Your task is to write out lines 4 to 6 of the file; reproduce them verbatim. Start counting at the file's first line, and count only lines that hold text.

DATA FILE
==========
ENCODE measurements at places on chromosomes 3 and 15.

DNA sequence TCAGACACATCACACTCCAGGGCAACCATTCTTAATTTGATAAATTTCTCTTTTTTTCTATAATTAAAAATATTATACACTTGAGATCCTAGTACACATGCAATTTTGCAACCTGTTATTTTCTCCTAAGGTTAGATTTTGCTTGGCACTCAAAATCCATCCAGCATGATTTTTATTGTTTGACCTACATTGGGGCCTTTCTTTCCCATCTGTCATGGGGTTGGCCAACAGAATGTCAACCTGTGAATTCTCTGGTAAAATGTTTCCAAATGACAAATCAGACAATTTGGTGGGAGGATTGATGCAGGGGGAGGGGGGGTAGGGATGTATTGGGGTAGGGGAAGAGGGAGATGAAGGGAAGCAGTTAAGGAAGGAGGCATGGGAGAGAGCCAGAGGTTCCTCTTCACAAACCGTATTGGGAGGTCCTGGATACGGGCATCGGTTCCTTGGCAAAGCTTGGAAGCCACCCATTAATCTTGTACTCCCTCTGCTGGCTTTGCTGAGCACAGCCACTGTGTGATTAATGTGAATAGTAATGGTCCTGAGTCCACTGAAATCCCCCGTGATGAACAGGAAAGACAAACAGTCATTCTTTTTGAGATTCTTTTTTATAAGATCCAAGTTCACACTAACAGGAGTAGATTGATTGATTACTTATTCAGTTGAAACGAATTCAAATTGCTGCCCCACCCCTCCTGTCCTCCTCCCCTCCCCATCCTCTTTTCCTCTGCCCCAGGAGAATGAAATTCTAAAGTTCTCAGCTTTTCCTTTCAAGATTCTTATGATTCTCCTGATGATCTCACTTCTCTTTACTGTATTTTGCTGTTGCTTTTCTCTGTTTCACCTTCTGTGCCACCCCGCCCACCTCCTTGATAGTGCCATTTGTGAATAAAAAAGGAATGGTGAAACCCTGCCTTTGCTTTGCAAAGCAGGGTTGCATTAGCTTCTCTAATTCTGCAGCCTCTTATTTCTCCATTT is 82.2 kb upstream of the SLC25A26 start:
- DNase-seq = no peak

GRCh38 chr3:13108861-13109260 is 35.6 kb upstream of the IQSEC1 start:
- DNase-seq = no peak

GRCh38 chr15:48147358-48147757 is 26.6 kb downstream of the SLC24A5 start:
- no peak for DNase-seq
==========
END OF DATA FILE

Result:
GRCh38 chr3:13108861-13109260 is 35.6 kb upstream of the IQSEC1 start:
- DNase-seq = no peak

GRCh38 chr15:48147358-48147757 is 26.6 kb downstream of the SLC24A5 start: